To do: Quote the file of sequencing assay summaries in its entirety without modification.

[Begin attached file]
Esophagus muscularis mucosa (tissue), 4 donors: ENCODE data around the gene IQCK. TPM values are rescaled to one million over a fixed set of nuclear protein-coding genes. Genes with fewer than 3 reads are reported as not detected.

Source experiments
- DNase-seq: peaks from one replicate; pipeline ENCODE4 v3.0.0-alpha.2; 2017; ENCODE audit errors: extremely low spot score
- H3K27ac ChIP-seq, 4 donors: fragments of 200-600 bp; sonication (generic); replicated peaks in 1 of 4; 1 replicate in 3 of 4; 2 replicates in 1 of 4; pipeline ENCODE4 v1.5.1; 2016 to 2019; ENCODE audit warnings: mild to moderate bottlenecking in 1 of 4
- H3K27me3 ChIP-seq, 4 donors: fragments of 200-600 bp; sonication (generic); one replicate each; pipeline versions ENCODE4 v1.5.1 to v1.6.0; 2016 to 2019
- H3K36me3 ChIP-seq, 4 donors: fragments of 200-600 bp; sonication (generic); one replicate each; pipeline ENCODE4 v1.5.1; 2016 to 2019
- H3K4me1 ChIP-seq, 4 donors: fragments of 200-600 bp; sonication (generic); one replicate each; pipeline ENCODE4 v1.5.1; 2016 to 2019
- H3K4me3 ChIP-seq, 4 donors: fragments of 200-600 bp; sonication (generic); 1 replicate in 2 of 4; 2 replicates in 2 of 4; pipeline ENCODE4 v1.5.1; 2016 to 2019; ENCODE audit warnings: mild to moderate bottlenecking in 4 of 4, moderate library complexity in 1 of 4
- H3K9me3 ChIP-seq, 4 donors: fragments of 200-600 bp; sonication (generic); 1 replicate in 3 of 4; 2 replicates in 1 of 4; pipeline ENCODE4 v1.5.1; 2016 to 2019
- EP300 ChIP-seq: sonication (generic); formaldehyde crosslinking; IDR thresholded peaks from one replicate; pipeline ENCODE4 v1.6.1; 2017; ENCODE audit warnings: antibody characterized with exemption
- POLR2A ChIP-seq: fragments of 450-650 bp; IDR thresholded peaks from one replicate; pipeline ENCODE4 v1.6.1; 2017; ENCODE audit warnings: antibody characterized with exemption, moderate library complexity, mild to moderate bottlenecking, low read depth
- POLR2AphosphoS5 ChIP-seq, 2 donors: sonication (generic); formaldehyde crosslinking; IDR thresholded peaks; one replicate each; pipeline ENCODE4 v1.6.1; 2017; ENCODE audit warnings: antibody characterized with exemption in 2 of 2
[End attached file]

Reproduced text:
Esophagus muscularis mucosa (tissue), 4 donors: ENCODE data around the gene IQCK. TPM values are rescaled to one million over a fixed set of nuclear protein-coding genes. Genes with fewer than 3 reads are reported as not detected.

Source experiments
- DNase-seq: peaks from one replicate; pipeline ENCODE4 v3.0.0-alpha.2; 2017; ENCODE audit errors: extremely low spot score
- H3K27ac ChIP-seq, 4 donors: fragments of 200-600 bp; sonication (generic); replicated peaks in 1 of 4; 1 replicate in 3 of 4; 2 replicates in 1 of 4; pipeline ENCODE4 v1.5.1; 2016 to 2019; ENCODE audit warnings: mild to moderate bottlenecking in 1 of 4
- H3K27me3 ChIP-seq, 4 donors: fragments of 200-600 bp; sonication (generic); one replicate each; pipeline versions ENCODE4 v1.5.1 to v1.6.0; 2016 to 2019
- H3K36me3 ChIP-seq, 4 donors: fragments of 200-600 bp; sonication (generic); one replicate each; pipeline ENCODE4 v1.5.1; 2016 to 2019
- H3K4me1 ChIP-seq, 4 donors: fragments of 200-600 bp; sonication (generic); one replicate each; pipeline ENCODE4 v1.5.1; 2016 to 2019
- H3K4me3 ChIP-seq, 4 donors: fragments of 200-600 bp; sonication (generic); 1 replicate in 2 of 4; 2 replicates in 2 of 4; pipeline ENCODE4 v1.5.1; 2016 to 2019; ENCODE audit warnings: mild to moderate bottlenecking in 4 of 4, moderate library complexity in 1 of 4
- H3K9me3 ChIP-seq, 4 donors: fragments of 200-600 bp; sonication (generic); 1 replicate in 3 of 4; 2 replicates in 1 of 4; pipeline ENCODE4 v1.5.1; 2016 to 2019
- EP300 ChIP-seq: sonication (generic); formaldehyde crosslinking; IDR thresholded peaks from one replicate; pipeline ENCODE4 v1.6.1; 2017; ENCODE audit warnings: antibody characterized with exemption
- POLR2A ChIP-seq: fragments of 450-650 bp; IDR thresholded peaks from one replicate; pipeline ENCODE4 v1.6.1; 2017; ENCODE audit warnings: antibody characterized with exemption, moderate library complexity, mild to moderate bottlenecking, low read depth
- POLR2AphosphoS5 ChIP-seq, 2 donors: sonication (generic); formaldehyde crosslinking; IDR thresholded peaks; one replicate each; pipeline ENCODE4 v1.6.1; 2017; ENCODE audit warnings: antibody characterized with exemption in 2 of 2